ABSTRACT Severe behavioral problems and social interaction deficits are the two areas of functioning most responsible for the failure of students with emotional and behavioral disorders (E/BD) to adjust adequately and achieve success in inclusive settings. Over the past 10 years, the development and refinement of a technology of functional analysis has allowed educators and researchers to address problem behavior more effectively by matching the function of the response to an intervention. Recently, investigators have begun to turn their attention to the assessment and manipulation of setting events that can elicit appropriate responses. This article describes an experimental hypothesis-testing model of structural analysis designed to identify critical contextual variables associated with successful social interaction. Suggestions for use in general education settings are provided, with an emphasis on matching inclusive social environments to individual student antecedent variables. Strengths and weaknesses of various forms of functional analysis are discussed in conjunction with the need to develop reliable, valid, and acceptable assessments that can be used in natural environments.
Severe problem behaviors pose serious challenges for families and teachers of children with E/BD. Behaviors such as noncompliance, aggression, property destruction, and antisocial responses place these children at risk for exclusion from typical school settings (Dunlap & Kern, 1993; Sasso et al., 1992; Vaughn & Horner, 1997).
In the last 20 years, we have witnessed a reemergence in the behavior analytic literature of assessment and treatment processes based on the functions of severe behavioral problems (Carr, 1977; Iwata, Dorsey, Slifer, Bauman, & Richman, 1982/1994). Functional assessment attempts to identify the maintaining variables that control or support the occurrence of behavioral problems. When these variables are identified accurately, hypothesis-- driven interventions can be devised (Durand & Carr, 1987; Repp, Felce, & Barton, 1988). There is also increasing evidence that interventions matched to the functions of behavioral problems yield more effective and durable results (Carr & Durand, 1985; Iwata, Pace, Cowdery, & Miltenberger, 1994; Mace, Lalli, & Pinter-Lalli, 1991).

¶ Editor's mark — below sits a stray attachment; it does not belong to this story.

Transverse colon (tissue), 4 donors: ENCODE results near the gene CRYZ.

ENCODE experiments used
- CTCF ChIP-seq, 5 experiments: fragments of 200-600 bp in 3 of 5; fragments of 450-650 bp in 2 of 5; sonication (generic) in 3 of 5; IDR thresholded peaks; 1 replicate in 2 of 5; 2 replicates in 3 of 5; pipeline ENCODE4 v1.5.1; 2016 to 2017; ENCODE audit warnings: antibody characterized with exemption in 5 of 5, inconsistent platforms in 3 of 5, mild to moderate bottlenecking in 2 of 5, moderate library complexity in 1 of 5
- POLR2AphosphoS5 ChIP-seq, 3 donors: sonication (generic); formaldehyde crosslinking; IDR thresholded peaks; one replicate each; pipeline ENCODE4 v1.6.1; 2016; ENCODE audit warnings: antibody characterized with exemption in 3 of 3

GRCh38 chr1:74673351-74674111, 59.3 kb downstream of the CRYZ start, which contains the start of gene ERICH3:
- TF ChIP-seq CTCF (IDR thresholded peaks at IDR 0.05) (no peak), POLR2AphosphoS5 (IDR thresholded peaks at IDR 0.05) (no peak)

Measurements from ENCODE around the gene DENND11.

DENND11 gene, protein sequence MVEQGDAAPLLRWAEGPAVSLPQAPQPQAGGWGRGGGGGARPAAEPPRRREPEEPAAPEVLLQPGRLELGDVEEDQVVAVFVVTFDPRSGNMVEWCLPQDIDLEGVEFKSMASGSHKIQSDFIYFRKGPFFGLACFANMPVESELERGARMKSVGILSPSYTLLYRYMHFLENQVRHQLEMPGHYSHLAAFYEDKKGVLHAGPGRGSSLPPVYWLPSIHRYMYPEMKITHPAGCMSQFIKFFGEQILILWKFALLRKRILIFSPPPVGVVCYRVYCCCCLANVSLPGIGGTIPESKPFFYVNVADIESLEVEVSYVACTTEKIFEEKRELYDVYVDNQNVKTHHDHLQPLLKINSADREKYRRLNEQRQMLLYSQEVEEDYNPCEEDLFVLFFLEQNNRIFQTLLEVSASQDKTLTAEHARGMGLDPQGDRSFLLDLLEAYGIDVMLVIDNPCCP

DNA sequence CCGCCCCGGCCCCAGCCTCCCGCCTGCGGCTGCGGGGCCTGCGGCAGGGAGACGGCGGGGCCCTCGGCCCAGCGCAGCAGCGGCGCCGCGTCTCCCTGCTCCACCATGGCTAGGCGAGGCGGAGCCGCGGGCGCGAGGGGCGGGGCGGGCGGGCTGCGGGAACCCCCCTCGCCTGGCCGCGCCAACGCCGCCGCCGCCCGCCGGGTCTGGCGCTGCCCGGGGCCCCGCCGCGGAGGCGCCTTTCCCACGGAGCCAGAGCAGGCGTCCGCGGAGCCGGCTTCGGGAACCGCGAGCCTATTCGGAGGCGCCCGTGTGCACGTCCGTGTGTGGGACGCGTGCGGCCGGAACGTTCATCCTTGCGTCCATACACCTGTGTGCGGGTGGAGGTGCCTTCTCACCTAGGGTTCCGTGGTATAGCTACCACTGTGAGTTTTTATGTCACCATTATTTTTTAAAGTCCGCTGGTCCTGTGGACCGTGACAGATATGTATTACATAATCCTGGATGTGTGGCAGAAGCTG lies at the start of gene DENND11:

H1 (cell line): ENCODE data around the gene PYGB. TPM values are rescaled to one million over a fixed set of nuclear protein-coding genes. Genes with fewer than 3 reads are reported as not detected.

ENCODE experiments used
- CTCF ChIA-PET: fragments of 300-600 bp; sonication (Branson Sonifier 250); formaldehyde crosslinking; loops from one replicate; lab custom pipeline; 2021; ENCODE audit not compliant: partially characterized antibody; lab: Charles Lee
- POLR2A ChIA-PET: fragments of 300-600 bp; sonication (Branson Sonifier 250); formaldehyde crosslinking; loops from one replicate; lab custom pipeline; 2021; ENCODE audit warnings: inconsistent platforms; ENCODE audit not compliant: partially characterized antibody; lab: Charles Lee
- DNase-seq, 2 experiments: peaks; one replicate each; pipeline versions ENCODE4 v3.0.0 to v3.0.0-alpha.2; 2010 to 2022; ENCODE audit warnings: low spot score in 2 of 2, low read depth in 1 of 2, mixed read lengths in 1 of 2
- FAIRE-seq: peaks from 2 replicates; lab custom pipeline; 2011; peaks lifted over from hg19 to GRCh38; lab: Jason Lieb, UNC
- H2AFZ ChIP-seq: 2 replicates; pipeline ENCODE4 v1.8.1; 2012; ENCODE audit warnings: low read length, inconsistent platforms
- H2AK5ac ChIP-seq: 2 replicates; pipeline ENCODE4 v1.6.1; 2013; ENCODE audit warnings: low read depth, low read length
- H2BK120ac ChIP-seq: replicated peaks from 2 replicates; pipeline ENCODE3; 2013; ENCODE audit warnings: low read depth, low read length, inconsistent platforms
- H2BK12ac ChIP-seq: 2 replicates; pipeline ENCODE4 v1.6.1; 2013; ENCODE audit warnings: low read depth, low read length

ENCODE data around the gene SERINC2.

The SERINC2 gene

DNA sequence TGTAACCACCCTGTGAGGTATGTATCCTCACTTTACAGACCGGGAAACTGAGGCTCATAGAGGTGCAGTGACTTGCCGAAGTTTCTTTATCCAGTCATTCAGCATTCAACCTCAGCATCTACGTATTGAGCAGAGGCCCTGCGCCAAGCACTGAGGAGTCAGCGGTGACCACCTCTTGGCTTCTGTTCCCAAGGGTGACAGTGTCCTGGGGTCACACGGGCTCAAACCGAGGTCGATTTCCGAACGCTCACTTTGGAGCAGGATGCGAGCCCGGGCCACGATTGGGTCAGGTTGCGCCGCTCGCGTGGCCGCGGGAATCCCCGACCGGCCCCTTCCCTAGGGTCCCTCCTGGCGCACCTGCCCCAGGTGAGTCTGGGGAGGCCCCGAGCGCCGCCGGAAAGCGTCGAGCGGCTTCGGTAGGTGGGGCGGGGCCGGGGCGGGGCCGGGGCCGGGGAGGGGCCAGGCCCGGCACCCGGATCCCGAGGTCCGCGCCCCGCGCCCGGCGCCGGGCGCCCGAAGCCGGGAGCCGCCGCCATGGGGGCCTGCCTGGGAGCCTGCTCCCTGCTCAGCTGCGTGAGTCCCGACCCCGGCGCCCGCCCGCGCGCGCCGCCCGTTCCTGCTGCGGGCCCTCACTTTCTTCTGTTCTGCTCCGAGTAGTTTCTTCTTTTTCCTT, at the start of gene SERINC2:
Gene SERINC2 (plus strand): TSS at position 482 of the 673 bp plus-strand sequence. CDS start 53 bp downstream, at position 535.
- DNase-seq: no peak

The operant model provides two areas of emphasis for assessment of variables maintaining both problem and prosocial behavior. Functional analyses are designed to determine maintaining variables (consequences) that directly control responses (Neef & Iwata, 1994; Sasso & Reimers, 1988). This assessment process can result in a powerful experimental analysis capable of producing direct functional relationships between a behavior and its controlling variables. Structural analyses, on the other hand, provide an assessment of antecedent conditions or discriminative stimuli that set the stage for responses. Until recently, few investigations were reported demonstrating the relationship between an assessment of these contextual variables and antecedent interventions for severe behavior problems (Carr & Carlson, 1993; Touchette, MacDonald, & Langer, 1985). However, recent work employing a hypothesis-driven structural assessment model suggests that variables such as task length (Dunlap, Kern-- Dunlap, Clarke, & Robbins, 1991), task difficulty (Umbreit, 1996a), and preference (Clarke et al., 1995; Umbreit & Blair, 1997) can have significant effects on the occurrence of behavior. In all of the investigations just mentioned, the primary focus of the assessment was severe behavioral problems and the goal was a reduction of these problem behaviors through a careful arrangement of identified antecedent variables.
Another area of behavioral support that may benefit from these types of analyses is social interaction. The recent emphasis on inclusion has opened a number of new environments and interaction opportunities to children with E/BD (Fuchs & Fuchs, 1994; Lewis, Chard, & Scott, 1994). …